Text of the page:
As many people who have lived in Tokyo will attest, the megalopolis has a number of city centres. Shibuya is the Mecca of Youth, Akihabara is the Electronics Haven and Shinjuku has got that split personality of tall skyscrapers and tightly packed bars and red-light establishments. Ikebukuro, though, is that amalgam of city centres that could just be an overall downtown, albeit a fairly dense one. It has the youth, it has the electronics stores and it has that one big tower in the form of Sunshine City 60 plus its fair share of seedy bars. I've visited the area as much as I have the other centres and I think I can say that Ikebukuro comes across the jack of all trades compared to the specialists of Shibuya and Akiba. It's got a bit of everything.
Therefore, I cannot be surprised that this hustling and bustling area also has a kayo in tribute to it, and it's done by the husky-voiced lady of class, Mina Aoe（青江三奈）. "Ikebukuro no Yoru" (A Night in Ikebukuro), Aoe's 16th single from July 1969, has lyrics by Shizuo Yoshikawa（吉川静夫）which go over the usual pining over a lost love affair in the particular area. However the music by Masanobu Tokuchi（渡久地政信）has more of an enka feeling than a Mood Kayo one although I can still envisage Aoe crooning away in some smoke-filled bar somewhere between JR Ikebukuro Station and Sunshine City 60.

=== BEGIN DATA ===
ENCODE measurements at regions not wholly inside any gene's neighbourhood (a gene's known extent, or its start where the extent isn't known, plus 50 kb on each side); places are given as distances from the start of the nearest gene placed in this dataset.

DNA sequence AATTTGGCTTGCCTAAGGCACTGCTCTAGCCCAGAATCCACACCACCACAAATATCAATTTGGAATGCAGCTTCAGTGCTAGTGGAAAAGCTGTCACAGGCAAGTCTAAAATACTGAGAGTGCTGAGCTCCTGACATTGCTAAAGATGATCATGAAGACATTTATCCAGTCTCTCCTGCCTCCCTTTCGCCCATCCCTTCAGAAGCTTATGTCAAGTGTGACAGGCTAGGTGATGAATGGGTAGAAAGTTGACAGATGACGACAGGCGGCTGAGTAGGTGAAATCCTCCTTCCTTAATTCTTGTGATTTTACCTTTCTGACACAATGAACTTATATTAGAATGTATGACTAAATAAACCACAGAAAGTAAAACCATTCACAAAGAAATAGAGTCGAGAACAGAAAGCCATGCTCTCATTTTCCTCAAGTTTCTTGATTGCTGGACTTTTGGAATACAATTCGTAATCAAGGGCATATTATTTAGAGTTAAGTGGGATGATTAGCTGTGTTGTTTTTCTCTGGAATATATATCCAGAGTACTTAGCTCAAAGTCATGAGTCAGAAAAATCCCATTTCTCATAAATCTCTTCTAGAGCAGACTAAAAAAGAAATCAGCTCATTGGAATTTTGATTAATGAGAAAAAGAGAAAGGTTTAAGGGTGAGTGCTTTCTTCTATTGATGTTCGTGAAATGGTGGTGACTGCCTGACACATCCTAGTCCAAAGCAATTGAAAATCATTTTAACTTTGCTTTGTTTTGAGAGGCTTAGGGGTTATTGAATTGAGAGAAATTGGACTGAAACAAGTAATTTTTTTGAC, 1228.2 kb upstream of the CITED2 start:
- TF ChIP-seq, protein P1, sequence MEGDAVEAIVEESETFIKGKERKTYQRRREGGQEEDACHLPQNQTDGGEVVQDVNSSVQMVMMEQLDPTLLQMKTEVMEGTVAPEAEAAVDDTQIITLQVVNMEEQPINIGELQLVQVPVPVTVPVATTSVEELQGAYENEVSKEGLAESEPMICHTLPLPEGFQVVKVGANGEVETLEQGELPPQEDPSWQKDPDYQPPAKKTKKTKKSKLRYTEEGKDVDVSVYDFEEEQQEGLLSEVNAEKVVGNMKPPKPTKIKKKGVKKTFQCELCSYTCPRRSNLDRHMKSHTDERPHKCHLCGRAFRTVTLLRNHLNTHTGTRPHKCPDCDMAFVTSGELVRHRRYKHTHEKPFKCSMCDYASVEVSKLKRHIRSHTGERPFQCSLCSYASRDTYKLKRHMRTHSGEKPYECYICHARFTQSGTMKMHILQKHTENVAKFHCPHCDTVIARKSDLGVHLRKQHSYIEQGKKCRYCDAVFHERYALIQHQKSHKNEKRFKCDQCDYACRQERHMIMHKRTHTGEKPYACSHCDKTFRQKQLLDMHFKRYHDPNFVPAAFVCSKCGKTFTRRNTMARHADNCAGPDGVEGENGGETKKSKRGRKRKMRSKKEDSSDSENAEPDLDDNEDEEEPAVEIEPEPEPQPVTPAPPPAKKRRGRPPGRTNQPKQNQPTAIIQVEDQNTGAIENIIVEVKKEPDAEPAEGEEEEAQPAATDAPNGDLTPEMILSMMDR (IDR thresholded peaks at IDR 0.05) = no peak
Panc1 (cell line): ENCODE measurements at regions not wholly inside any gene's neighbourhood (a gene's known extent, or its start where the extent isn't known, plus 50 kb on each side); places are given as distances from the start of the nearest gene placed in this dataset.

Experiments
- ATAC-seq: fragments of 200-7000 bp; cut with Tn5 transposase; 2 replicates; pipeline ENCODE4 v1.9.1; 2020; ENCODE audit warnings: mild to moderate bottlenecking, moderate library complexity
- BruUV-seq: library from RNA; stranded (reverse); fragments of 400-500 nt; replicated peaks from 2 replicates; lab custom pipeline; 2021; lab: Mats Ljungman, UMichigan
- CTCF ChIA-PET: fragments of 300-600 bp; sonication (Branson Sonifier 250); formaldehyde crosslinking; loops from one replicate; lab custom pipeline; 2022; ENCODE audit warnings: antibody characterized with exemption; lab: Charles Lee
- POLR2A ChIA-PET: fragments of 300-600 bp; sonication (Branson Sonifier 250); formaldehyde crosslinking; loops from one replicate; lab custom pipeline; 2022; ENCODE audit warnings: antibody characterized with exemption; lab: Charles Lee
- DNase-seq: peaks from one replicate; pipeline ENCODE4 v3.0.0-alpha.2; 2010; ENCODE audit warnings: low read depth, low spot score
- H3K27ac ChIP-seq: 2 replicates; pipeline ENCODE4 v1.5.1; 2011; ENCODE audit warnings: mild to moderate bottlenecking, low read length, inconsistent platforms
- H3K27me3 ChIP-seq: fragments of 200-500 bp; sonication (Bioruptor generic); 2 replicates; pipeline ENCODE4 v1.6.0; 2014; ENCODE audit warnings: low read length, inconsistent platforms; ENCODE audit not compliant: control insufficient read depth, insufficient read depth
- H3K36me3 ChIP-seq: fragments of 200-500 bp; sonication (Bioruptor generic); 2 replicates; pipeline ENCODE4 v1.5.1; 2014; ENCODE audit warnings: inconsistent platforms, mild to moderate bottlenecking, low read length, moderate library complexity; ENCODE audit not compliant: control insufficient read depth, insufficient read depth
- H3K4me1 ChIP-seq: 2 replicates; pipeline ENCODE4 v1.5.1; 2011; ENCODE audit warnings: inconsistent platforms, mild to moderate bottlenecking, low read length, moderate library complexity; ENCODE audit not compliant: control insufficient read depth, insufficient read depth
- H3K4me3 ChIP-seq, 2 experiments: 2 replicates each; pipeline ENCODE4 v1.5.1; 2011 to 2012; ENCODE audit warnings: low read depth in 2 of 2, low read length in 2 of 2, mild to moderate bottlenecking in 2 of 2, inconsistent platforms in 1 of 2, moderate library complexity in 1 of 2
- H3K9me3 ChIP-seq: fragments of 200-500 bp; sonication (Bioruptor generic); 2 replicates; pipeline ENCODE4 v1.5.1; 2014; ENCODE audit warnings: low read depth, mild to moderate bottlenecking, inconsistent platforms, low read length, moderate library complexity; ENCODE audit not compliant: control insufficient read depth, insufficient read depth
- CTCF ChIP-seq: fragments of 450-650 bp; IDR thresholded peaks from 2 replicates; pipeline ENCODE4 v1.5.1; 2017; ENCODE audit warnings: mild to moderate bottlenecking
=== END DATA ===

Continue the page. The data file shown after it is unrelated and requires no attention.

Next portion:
"Ikebukuro no Yoru" became Aoe's biggest hit, selling over a million records and spending 6 straight weeks at No. 1. It would later become the 7th-ranked song for 1969 and it had enough push to even become the 30th-ranked song for 1970. Not surprisingly, it earned a spot for the singer on the 1969 Kohaku Utagassen as the top batter and also a Japan Record Award.